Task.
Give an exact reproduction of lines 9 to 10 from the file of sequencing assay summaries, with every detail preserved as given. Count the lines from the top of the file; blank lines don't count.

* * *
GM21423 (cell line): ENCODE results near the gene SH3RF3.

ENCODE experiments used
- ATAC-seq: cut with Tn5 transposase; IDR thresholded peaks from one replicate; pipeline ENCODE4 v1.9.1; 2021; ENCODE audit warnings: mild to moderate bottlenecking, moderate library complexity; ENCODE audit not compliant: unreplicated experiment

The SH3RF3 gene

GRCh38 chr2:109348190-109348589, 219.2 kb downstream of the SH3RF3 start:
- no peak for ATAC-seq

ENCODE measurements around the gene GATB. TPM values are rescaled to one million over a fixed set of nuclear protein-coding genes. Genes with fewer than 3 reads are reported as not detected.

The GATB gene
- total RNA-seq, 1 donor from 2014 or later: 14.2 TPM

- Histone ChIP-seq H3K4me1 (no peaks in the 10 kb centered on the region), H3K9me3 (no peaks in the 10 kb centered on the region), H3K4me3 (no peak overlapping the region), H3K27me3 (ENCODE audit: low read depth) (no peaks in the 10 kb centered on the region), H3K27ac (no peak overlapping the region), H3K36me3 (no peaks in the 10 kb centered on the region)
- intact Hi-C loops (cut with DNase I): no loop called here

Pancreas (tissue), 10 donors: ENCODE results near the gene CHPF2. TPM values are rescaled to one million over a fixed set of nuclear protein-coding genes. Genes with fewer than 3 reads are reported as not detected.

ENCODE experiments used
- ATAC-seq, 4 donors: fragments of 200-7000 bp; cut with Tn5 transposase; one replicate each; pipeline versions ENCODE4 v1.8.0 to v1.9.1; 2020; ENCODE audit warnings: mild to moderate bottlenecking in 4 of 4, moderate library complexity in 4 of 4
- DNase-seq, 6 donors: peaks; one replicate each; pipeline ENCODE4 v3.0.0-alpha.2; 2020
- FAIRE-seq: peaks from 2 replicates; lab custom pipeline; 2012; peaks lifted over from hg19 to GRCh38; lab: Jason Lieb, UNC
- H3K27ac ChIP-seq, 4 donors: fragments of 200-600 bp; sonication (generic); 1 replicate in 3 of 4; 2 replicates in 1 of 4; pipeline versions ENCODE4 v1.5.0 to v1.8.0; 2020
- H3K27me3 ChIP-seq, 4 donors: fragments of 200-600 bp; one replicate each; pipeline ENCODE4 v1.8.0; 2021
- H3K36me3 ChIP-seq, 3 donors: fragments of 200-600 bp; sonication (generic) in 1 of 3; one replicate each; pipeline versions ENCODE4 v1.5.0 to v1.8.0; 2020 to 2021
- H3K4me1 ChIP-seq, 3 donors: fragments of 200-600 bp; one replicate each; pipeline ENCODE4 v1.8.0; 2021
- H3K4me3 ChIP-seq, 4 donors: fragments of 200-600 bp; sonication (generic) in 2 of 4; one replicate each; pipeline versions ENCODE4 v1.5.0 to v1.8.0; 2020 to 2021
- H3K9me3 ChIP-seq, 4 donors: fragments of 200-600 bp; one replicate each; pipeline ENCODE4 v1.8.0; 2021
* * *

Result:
- total RNA-seq, 1 donor from 2014 or later: 14.2 TPM

- Histone ChIP-seq H3K4me1 (no peaks in the 10 kb centered on the region), H3K9me3 (no peaks in the 10 kb centered on the region), H3K4me3 (no peak overlapping the region), H3K27me3 (ENCODE audit: low read depth) (no peaks in the 10 kb centered on the region), H3K27ac (no peak overlapping the region), H3K36me3 (no peaks in the 10 kb centered on the region)